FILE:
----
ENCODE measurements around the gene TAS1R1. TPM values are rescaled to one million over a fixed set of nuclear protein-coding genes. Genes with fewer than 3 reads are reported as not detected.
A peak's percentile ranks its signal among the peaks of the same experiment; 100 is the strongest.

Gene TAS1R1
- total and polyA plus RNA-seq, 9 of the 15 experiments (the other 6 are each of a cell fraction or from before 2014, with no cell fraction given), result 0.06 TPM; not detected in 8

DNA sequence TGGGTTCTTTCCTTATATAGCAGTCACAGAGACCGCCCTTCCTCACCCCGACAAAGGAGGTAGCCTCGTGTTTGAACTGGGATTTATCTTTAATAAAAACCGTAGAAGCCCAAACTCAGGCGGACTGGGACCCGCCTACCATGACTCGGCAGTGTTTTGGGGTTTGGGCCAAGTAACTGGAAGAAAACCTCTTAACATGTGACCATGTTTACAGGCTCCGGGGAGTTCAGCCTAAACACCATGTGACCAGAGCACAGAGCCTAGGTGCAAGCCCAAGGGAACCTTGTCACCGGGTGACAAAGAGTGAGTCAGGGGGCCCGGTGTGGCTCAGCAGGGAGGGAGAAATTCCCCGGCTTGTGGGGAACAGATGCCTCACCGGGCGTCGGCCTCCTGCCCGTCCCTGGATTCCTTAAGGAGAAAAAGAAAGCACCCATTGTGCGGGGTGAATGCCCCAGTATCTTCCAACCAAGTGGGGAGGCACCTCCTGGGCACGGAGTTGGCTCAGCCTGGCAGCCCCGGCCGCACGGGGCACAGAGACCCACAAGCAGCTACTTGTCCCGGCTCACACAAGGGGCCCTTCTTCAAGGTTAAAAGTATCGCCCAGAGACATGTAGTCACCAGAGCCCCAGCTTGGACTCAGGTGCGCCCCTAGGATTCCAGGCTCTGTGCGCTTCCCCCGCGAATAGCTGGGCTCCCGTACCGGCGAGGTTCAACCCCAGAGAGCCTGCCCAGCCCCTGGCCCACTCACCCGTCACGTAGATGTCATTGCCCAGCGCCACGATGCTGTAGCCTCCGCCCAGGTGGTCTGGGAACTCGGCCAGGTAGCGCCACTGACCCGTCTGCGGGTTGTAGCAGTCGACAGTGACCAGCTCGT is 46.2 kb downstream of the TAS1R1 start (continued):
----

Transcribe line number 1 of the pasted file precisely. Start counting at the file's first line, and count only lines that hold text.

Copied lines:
ENCODE measurements around the gene TAS1R1. TPM values are rescaled to one million over a fixed set of nuclear protein-coding genes. Genes with fewer than 3 reads are reported as not detected.